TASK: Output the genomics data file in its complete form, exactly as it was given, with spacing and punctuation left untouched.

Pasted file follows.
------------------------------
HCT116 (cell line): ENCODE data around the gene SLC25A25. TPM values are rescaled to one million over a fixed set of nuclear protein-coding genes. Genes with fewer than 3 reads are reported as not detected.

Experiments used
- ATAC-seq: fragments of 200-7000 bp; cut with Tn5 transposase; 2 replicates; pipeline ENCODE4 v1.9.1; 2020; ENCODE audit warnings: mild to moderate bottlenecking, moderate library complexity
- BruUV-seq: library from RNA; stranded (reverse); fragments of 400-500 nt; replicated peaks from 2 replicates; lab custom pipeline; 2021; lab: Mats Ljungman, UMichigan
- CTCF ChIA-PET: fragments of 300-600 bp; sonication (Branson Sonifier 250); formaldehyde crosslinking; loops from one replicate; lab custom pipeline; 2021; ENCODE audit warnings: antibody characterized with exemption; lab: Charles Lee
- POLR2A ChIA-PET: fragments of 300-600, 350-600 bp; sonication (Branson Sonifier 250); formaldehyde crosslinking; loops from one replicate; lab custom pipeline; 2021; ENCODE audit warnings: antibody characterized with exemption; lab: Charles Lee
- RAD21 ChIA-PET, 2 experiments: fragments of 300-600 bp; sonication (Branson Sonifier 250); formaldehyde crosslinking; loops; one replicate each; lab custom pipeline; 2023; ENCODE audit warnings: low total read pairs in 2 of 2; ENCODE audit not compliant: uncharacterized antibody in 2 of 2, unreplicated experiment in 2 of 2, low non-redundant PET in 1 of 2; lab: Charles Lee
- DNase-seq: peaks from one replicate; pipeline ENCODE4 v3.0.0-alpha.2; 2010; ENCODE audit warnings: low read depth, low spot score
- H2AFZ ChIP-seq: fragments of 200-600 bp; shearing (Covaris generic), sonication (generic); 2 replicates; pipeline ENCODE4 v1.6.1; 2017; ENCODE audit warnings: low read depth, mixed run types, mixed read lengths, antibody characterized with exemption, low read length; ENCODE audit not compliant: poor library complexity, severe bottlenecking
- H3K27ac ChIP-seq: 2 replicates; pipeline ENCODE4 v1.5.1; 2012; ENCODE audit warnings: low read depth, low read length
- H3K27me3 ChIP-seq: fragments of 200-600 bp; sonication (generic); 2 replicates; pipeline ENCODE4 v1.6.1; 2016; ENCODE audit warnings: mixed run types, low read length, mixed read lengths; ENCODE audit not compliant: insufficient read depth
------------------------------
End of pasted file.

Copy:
HCT116 (cell line): ENCODE data around the gene SLC25A25. TPM values are rescaled to one million over a fixed set of nuclear protein-coding genes. Genes with fewer than 3 reads are reported as not detected.

Experiments used
- ATAC-seq: fragments of 200-7000 bp; cut with Tn5 transposase; 2 replicates; pipeline ENCODE4 v1.9.1; 2020; ENCODE audit warnings: mild to moderate bottlenecking, moderate library complexity
- BruUV-seq: library from RNA; stranded (reverse); fragments of 400-500 nt; replicated peaks from 2 replicates; lab custom pipeline; 2021; lab: Mats Ljungman, UMichigan
- CTCF ChIA-PET: fragments of 300-600 bp; sonication (Branson Sonifier 250); formaldehyde crosslinking; loops from one replicate; lab custom pipeline; 2021; ENCODE audit warnings: antibody characterized with exemption; lab: Charles Lee
- POLR2A ChIA-PET: fragments of 300-600, 350-600 bp; sonication (Branson Sonifier 250); formaldehyde crosslinking; loops from one replicate; lab custom pipeline; 2021; ENCODE audit warnings: antibody characterized with exemption; lab: Charles Lee
- RAD21 ChIA-PET, 2 experiments: fragments of 300-600 bp; sonication (Branson Sonifier 250); formaldehyde crosslinking; loops; one replicate each; lab custom pipeline; 2023; ENCODE audit warnings: low total read pairs in 2 of 2; ENCODE audit not compliant: uncharacterized antibody in 2 of 2, unreplicated experiment in 2 of 2, low non-redundant PET in 1 of 2; lab: Charles Lee
- DNase-seq: peaks from one replicate; pipeline ENCODE4 v3.0.0-alpha.2; 2010; ENCODE audit warnings: low read depth, low spot score
- H2AFZ ChIP-seq: fragments of 200-600 bp; shearing (Covaris generic), sonication (generic); 2 replicates; pipeline ENCODE4 v1.6.1; 2017; ENCODE audit warnings: low read depth, mixed run types, mixed read lengths, antibody characterized with exemption, low read length; ENCODE audit not compliant: poor library complexity, severe bottlenecking
- H3K27ac ChIP-seq: 2 replicates; pipeline ENCODE4 v1.5.1; 2012; ENCODE audit warnings: low read depth, low read length
- H3K27me3 ChIP-seq: fragments of 200-600 bp; sonication (generic); 2 replicates; pipeline ENCODE4 v1.6.1; 2016; ENCODE audit warnings: mixed run types, low read length, mixed read lengths; ENCODE audit not compliant: insufficient read depth